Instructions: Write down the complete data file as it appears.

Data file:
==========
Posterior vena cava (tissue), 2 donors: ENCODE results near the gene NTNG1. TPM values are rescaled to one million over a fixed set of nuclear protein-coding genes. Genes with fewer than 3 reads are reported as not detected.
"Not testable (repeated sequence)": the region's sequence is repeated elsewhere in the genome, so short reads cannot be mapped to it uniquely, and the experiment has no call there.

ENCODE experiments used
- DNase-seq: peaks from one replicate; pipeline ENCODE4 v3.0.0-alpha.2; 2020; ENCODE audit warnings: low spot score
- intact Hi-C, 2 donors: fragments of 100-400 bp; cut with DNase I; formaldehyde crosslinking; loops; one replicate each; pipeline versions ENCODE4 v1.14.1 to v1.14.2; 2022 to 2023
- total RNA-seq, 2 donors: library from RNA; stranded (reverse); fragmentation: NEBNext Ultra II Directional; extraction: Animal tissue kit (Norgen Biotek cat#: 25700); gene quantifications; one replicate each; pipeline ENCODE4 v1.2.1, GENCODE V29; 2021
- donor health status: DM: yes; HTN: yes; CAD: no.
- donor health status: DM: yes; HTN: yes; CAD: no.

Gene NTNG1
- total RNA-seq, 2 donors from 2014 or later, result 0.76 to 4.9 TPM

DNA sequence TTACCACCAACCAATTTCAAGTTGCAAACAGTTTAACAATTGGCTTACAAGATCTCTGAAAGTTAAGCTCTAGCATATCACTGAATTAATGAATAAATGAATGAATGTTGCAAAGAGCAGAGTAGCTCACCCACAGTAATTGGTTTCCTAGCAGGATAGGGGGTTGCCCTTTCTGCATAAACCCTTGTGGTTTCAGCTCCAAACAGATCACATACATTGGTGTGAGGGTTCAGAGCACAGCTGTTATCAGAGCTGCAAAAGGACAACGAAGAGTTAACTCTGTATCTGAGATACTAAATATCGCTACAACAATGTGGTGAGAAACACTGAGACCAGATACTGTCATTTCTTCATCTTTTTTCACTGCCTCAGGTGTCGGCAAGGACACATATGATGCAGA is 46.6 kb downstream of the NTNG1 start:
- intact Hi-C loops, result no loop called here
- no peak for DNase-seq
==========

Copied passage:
Posterior vena cava (tissue), 2 donors: ENCODE results near the gene NTNG1. TPM values are rescaled to one million over a fixed set of nuclear protein-coding genes. Genes with fewer than 3 reads are reported as not detected.
"Not testable (repeated sequence)": the region's sequence is repeated elsewhere in the genome, so short reads cannot be mapped to it uniquely, and the experiment has no call there.

ENCODE experiments used
- DNase-seq: peaks from one replicate; pipeline ENCODE4 v3.0.0-alpha.2; 2020; ENCODE audit warnings: low spot score
- intact Hi-C, 2 donors: fragments of 100-400 bp; cut with DNase I; formaldehyde crosslinking; loops; one replicate each; pipeline versions ENCODE4 v1.14.1 to v1.14.2; 2022 to 2023
- total RNA-seq, 2 donors: library from RNA; stranded (reverse); fragmentation: NEBNext Ultra II Directional; extraction: Animal tissue kit (Norgen Biotek cat#: 25700); gene quantifications; one replicate each; pipeline ENCODE4 v1.2.1, GENCODE V29; 2021
- donor health status: DM: yes; HTN: yes; CAD: no.
- donor health status: DM: yes; HTN: yes; CAD: no.

Gene NTNG1
- total RNA-seq, 2 donors from 2014 or later, result 0.76 to 4.9 TPM

DNA sequence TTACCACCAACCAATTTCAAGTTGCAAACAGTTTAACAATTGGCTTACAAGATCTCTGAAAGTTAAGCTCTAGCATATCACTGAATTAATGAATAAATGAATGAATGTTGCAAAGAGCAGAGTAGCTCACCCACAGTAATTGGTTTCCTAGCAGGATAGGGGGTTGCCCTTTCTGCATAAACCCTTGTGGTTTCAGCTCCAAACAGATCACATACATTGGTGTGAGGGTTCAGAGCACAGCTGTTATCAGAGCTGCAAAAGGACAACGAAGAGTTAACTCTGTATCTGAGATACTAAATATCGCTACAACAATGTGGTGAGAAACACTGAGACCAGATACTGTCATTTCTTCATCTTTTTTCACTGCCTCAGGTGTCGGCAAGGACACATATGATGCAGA is 46.6 kb downstream of the NTNG1 start:
- intact Hi-C loops, result no loop called here
- no peak for DNase-seq